I came up with the title of a mongraph, but I don't want to write it. I just like the title: On decreased muscle tone in the lower extremities of psychiatric patients, or Why the mentally ill shuffle when they walk

Saturday, July 15, 2006

Reading material...Part II

I went with Douglas Adams, specifically Dirk Gently's Holistic Detective Agency. It's odd that I hadn't read it before being a fan of Adams. It was great. I love comic time machine stories, Connie Willis' To Say Nothing of the Dog is a big favorite of mine. After I finished Dirk Gently's, I polished off that memoir of a guy in a psych ward that I started last week on a graveyard, Nervous System by Jan Lars Jensen. It wasn't great, but interesting and provides good insight on the thought process of psychotics.

Around 6 AM I started in on Michael Azerrad's Our Band Could By Your Life. I'm not much of a fan of Black Flag, Big Black, Mission of Burma, and several of the other bands it profiles. Azerrad's such a compelling writer though that I enjoy just learning more of the history of these bands and the American underground scene of the '80s. Thanks go out to Choo for selling this at Dan's garage sale last year.

Thanks also to jlowe for the Vonnegut suggestions. I've been eyeing Player Piano lately. I'll bring it along tonight, though I'll be reading the Dirk Gently sequel The Long Dark Tea-time of the Soul first.

Friday, July 14, 2006

Reading material for monitoring the suicidal

I worked another 16-hour shift last night/this morning. I wasn't scheduled for it, but when asked I thought, "Well I'm up already, it's good money, and I mostly have to just sit here, read, and make sure this guy who is sleeping doesn't try to kill himself. I'm in!" About 4 AM I was regretting it. Mostly because I was very tired (I'd been up since 7 AM the day before), but also because I was reading a crappy play called Bus Stop written by William Inge that was later turned into a movie starring Marilyn Monroe. Just cliche as all get out, though since it was produced in the '50s maybe Inge was the first to write them. Wait, is that better or worse?

By 5 AM I was slightly more alert and reading Arthur Miller's The Crucible which almost made me cry is was so good and relevant. I'm working graveyards for the next couple nights and I'm thinking of reading Douglas Adams or Kurt Vonnegut. Funny science fiction or rabidly satirical science fiction?

Tuesday, July 11, 2006

A proposition

Tonight a female patient told me I had pretty eyes and that we should have a baby together. I'd have been flattered, but she'd already tried that line on a male patient and a female staffer.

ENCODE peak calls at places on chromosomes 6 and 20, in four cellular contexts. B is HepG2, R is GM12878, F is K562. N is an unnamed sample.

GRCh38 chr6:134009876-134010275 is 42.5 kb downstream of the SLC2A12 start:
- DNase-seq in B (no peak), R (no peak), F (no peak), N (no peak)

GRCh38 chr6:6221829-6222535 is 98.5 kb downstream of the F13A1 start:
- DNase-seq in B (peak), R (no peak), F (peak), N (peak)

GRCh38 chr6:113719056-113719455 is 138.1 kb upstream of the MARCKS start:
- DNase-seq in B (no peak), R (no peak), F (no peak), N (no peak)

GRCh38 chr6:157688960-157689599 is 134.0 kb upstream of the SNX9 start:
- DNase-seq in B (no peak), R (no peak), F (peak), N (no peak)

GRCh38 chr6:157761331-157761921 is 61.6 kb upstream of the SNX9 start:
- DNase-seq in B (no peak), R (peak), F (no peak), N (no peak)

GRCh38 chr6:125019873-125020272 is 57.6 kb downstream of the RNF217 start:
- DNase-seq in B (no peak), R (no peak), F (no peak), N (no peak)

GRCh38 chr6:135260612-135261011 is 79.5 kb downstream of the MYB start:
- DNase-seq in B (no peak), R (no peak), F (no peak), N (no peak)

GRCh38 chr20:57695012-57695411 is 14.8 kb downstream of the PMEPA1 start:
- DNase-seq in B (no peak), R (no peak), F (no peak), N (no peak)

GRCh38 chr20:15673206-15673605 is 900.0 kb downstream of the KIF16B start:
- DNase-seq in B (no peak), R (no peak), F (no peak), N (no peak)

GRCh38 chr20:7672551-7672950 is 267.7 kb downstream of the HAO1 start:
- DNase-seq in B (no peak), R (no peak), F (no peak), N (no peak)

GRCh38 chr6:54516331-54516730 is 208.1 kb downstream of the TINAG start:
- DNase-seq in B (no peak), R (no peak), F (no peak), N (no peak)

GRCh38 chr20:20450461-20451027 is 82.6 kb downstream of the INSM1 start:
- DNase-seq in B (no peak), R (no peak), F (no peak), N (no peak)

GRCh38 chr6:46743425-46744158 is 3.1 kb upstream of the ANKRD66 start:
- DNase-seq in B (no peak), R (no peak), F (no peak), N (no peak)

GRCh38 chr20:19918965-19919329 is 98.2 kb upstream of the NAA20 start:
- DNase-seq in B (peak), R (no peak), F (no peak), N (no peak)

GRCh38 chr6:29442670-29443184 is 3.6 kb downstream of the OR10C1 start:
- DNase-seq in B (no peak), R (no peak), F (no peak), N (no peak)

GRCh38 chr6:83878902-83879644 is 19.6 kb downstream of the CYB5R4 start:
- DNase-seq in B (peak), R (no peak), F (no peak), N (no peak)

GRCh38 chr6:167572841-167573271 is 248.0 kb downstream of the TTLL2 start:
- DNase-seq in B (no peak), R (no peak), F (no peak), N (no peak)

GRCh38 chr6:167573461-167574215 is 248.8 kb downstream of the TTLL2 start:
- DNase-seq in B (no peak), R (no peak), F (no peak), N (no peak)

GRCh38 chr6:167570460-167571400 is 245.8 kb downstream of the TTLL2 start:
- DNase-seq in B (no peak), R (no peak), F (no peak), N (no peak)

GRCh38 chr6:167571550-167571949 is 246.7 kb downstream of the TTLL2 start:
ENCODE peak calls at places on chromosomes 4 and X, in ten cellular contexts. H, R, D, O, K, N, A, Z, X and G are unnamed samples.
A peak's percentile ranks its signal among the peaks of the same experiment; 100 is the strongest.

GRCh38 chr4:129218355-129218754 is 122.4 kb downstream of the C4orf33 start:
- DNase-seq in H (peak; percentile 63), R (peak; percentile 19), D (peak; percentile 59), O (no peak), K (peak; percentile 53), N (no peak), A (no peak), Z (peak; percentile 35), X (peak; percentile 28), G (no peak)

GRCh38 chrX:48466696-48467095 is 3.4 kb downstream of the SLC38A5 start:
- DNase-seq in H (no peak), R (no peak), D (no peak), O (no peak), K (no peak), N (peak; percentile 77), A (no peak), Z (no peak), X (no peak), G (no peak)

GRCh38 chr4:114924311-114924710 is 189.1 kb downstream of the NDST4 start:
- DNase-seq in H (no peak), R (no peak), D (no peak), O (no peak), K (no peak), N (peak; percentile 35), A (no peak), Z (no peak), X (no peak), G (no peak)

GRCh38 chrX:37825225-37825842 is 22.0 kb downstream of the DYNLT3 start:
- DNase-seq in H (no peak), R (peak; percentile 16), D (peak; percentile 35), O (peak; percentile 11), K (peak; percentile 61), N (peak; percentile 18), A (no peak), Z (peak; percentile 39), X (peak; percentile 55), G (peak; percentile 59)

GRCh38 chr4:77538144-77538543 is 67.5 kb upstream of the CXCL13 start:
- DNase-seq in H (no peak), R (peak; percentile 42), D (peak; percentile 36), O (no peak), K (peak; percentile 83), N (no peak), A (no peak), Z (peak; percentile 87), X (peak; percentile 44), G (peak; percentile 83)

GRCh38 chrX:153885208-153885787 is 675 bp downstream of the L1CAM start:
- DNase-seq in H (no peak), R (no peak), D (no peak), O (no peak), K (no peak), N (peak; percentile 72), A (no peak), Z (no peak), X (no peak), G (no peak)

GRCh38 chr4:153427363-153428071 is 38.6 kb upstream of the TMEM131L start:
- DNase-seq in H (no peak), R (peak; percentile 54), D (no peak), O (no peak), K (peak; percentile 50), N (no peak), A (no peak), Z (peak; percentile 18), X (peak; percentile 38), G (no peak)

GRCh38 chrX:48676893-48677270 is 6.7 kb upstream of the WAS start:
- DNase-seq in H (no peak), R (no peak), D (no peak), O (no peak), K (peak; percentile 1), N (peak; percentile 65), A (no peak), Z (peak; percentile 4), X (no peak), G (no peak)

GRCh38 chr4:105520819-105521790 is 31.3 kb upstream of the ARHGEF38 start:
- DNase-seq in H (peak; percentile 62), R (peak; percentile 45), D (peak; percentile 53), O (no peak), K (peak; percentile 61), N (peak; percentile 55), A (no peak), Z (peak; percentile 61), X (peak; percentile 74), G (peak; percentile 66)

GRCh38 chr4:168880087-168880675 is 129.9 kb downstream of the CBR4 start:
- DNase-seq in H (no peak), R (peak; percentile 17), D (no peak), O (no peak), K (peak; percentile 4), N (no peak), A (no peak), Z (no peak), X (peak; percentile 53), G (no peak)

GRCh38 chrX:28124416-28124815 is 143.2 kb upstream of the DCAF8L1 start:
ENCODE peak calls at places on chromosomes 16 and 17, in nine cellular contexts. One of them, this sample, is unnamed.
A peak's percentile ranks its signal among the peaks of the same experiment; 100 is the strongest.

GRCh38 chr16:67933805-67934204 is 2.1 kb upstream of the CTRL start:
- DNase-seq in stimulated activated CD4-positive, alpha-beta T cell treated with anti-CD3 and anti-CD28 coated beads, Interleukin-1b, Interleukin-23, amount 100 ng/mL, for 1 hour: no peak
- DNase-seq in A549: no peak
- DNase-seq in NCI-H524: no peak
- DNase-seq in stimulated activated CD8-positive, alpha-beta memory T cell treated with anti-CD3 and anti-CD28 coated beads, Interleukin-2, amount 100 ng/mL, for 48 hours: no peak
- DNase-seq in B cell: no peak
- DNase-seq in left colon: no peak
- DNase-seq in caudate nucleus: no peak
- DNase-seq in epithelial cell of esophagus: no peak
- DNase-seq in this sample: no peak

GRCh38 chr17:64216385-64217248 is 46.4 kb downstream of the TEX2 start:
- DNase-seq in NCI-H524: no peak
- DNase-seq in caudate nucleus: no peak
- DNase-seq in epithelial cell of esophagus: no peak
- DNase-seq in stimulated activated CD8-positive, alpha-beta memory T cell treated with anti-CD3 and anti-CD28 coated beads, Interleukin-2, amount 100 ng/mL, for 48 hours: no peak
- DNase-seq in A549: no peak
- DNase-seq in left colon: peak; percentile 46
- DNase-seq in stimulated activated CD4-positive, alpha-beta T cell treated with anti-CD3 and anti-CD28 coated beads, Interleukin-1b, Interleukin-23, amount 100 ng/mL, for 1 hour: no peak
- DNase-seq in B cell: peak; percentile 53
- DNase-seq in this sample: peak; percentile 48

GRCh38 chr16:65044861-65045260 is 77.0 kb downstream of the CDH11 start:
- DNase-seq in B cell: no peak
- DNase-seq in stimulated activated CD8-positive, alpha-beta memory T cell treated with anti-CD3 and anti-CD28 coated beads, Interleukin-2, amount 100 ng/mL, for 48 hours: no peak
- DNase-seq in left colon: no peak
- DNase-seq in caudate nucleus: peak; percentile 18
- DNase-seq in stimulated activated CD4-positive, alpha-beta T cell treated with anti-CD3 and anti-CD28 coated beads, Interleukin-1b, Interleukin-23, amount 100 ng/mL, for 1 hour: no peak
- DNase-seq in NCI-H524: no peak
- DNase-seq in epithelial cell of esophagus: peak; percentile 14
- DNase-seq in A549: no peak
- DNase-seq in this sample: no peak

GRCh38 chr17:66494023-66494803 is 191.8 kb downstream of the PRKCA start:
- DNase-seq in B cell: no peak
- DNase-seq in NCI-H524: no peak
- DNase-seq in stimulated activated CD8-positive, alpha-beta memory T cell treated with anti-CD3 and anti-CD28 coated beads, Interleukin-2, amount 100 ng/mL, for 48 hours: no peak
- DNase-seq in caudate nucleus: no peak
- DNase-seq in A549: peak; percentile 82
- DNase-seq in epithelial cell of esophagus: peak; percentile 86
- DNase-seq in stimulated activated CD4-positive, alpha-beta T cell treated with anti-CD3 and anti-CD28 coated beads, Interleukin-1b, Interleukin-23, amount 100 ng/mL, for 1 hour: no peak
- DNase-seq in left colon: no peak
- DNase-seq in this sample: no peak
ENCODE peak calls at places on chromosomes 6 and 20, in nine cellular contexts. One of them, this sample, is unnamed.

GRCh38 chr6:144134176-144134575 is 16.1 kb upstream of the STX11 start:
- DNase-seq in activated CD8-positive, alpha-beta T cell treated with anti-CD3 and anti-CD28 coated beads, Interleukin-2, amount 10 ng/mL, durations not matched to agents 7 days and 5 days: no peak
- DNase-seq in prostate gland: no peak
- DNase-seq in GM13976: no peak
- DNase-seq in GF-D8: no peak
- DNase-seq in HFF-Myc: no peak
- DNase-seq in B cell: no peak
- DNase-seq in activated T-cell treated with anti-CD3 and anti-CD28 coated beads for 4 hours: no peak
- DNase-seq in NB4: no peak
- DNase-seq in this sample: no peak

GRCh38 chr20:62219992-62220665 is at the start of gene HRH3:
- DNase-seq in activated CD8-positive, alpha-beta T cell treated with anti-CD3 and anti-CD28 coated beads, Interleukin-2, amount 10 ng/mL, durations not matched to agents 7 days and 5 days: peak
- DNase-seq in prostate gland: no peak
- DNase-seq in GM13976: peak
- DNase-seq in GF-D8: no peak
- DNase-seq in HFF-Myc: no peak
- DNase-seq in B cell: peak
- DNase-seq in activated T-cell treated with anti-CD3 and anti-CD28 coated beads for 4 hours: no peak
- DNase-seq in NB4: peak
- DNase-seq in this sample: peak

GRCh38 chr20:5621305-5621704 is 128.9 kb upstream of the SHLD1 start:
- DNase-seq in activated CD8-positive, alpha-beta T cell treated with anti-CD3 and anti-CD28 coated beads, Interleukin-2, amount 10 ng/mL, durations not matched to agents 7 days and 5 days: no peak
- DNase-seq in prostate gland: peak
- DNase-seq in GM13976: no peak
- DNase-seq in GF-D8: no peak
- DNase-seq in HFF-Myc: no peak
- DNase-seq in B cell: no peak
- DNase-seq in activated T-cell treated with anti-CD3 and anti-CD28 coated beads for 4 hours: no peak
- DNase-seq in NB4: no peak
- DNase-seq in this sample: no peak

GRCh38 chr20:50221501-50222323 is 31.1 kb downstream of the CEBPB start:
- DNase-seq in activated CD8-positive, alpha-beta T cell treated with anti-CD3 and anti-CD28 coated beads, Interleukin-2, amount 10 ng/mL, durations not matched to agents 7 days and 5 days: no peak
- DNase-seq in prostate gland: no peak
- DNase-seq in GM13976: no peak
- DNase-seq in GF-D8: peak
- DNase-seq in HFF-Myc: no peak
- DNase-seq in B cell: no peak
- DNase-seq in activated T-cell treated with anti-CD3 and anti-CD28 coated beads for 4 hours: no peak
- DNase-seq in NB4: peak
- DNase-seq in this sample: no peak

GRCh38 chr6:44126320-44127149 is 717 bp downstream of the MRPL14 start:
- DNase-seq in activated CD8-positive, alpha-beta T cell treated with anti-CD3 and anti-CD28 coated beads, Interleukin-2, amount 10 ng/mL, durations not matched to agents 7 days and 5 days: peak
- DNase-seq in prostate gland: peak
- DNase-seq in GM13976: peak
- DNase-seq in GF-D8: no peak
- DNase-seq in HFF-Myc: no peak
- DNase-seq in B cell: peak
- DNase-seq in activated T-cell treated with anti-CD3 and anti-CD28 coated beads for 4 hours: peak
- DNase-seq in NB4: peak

Monday, July 10, 2006

Dragged around on a rope all day

I was all set to write an amusing account of my day at the lake with friends last Saturday, and then I saw that Joolie beat me to it. Read it, it's funny. If I was talented, or even had the program, I would have photoshopped a picture of Joolie with fins and gills cause she was totally amphibious, if by amphibious you mean "able to get up on skis and wakeboard immediately despite not having practiced in many years."

My two best wipeouts of the day were off the tubes, no surprise if you read Joolie's account. One crash had me barrel-rolling off the side of the tube for two full revolutions. On the second, I ended up skidding backwards on my back so forcefully that I created my own wake at least a foot high and my swimtrunks were yanked below my ass.

Next time we go out, I'm going to record video of the tube wipeouts.

Friday, July 07, 2006

3 PM to 7 AM

My night and early morning was divided into 15 minute increments. Every quarter-hour I would leave the nurses station and walk the unit checking the patients on precautions. Suicide precautions, assault precautions, elopement, fall risk, self-injurious behavior, sexual behavior. Poking my head in to see the patients sleeping or more objectively, to see their eyes closed, respirations deep and slow. Poking my head in to make sure they weren't cutting themselves or going into other patients' rooms or trying to strangle themselves with an improvised ligature. Then I returned to the nurses station to make notes, add paperwork to charts, and resume reading a memoir about a writer who was hospitalized in a psych ward.

I worked 16 hours straight yesterday/today. I'm tired.